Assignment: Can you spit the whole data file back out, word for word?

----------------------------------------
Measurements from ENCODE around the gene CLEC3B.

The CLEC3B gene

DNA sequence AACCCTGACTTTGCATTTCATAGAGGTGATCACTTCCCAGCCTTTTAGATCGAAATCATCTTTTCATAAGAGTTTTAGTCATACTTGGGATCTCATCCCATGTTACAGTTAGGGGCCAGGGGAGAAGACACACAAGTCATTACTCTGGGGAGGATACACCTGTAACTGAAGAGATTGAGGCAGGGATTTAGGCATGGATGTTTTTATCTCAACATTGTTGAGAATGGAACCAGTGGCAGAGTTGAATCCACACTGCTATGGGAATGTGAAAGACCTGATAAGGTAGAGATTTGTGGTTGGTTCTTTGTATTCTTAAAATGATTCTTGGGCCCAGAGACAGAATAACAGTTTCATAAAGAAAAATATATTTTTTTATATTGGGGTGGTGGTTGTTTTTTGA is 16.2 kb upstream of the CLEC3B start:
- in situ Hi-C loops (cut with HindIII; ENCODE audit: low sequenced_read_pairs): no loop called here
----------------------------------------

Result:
Measurements from ENCODE around the gene CLEC3B.

The CLEC3B gene

DNA sequence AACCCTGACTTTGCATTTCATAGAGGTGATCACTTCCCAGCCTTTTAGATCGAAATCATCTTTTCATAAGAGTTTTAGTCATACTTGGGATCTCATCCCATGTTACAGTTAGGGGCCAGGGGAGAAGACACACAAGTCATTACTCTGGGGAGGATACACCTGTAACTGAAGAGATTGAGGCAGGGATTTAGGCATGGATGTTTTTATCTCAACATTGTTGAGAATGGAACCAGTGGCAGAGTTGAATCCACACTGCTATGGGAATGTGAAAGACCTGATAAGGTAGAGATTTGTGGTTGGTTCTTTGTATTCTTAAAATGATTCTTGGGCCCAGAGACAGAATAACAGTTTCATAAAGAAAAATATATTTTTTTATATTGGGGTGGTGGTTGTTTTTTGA is 16.2 kb upstream of the CLEC3B start:
- in situ Hi-C loops (cut with HindIII; ENCODE audit: low sequenced_read_pairs): no loop called here